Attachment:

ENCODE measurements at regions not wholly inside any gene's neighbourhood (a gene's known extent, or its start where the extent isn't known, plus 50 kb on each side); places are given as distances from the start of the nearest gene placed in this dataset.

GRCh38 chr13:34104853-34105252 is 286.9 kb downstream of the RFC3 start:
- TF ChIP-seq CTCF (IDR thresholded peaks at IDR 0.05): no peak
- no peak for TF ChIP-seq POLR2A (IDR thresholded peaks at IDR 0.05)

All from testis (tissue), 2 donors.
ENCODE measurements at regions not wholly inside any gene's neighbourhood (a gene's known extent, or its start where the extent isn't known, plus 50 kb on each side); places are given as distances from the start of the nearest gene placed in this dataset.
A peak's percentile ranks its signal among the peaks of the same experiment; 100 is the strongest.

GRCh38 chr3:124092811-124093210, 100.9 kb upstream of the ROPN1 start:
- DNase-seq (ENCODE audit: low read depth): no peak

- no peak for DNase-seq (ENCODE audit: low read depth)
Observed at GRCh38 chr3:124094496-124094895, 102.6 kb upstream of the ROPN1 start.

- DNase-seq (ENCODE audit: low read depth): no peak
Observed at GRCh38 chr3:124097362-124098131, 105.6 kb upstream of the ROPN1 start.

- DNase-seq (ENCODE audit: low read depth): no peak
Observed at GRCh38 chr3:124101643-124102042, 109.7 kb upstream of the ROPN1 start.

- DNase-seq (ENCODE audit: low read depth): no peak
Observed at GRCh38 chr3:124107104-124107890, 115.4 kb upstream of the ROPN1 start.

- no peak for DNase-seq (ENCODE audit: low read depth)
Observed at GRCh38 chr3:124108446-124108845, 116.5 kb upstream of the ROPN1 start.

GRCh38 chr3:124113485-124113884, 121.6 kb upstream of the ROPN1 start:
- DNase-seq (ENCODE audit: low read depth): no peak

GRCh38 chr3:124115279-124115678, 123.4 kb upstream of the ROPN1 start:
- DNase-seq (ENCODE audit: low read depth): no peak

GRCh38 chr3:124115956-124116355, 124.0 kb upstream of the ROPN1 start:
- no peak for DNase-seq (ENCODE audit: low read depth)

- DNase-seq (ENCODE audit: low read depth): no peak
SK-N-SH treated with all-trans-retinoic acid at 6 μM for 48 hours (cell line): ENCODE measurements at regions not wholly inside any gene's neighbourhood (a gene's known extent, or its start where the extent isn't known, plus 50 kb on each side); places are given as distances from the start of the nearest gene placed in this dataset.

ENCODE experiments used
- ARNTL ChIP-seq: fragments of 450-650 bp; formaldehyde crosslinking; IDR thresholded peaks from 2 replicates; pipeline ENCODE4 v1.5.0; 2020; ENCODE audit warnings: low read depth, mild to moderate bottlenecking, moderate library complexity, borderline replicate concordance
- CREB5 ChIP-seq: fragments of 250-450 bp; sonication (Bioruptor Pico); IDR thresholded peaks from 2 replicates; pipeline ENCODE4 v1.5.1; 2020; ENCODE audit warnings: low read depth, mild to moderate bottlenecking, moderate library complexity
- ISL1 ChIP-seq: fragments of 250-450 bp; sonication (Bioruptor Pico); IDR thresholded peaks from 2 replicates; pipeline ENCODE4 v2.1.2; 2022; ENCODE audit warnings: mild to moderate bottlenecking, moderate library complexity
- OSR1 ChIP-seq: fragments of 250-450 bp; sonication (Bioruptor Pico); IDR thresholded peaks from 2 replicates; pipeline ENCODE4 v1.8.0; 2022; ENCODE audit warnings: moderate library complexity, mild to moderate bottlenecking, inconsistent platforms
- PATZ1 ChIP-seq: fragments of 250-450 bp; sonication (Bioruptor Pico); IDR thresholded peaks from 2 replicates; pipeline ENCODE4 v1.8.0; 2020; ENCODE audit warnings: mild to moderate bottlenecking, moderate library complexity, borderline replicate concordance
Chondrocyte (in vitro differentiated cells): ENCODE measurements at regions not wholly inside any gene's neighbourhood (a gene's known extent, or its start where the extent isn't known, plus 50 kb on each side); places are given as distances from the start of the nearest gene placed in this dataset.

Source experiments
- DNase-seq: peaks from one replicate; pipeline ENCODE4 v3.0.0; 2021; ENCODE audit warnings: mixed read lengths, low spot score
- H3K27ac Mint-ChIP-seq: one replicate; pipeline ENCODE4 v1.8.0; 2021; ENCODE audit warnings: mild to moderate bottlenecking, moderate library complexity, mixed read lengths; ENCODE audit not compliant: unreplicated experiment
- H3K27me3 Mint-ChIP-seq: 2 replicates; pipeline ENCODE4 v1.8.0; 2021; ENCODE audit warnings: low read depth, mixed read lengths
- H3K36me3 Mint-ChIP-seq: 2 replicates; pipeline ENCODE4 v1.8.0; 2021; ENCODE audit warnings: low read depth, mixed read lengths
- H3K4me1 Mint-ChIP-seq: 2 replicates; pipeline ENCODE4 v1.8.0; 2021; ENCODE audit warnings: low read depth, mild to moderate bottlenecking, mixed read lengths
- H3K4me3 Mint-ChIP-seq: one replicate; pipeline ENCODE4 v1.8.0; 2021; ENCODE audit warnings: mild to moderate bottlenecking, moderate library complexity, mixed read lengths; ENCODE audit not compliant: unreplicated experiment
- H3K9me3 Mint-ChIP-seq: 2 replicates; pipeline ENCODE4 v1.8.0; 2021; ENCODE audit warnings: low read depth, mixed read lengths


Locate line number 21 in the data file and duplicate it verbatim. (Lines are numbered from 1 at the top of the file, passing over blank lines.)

- DNase-seq (ENCODE audit: low read depth): no peak